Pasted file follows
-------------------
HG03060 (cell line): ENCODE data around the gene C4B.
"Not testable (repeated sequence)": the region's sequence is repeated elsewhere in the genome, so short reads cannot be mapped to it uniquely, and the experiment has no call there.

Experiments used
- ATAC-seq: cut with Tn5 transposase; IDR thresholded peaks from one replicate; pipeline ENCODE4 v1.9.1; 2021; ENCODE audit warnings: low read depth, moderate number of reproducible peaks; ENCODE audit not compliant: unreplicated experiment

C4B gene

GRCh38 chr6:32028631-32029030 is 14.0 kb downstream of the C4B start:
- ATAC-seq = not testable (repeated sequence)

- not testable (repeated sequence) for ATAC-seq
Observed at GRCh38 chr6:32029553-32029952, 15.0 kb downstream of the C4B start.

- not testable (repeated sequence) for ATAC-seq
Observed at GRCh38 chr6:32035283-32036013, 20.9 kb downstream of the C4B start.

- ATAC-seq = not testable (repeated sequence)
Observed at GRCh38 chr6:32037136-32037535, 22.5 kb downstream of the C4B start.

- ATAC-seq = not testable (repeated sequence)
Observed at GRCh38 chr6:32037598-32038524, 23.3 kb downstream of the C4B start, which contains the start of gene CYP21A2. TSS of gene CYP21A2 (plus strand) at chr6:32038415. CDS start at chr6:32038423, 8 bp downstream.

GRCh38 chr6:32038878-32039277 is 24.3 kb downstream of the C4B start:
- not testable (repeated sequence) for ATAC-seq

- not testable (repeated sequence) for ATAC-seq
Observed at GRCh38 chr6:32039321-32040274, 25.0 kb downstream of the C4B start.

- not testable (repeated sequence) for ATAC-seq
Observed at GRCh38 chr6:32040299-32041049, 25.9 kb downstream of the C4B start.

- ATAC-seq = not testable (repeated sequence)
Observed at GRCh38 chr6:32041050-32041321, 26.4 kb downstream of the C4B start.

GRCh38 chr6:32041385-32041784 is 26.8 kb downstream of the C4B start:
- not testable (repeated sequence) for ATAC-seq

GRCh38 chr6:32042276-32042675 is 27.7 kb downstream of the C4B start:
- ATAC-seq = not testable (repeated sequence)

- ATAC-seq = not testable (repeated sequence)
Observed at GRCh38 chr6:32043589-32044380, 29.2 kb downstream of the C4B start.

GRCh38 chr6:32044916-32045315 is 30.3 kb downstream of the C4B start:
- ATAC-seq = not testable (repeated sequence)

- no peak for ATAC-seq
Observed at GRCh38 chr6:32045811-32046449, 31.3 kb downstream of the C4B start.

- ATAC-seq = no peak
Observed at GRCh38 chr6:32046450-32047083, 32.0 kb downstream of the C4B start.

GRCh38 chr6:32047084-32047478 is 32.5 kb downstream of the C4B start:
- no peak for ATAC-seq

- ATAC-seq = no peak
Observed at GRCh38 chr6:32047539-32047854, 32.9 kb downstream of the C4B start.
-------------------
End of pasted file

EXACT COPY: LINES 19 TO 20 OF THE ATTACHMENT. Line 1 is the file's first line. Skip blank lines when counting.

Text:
Observed at GRCh38 chr6:32039321-32040274, 25.0 kb downstream of the C4B start.

- not testable (repeated sequence) for ATAC-seq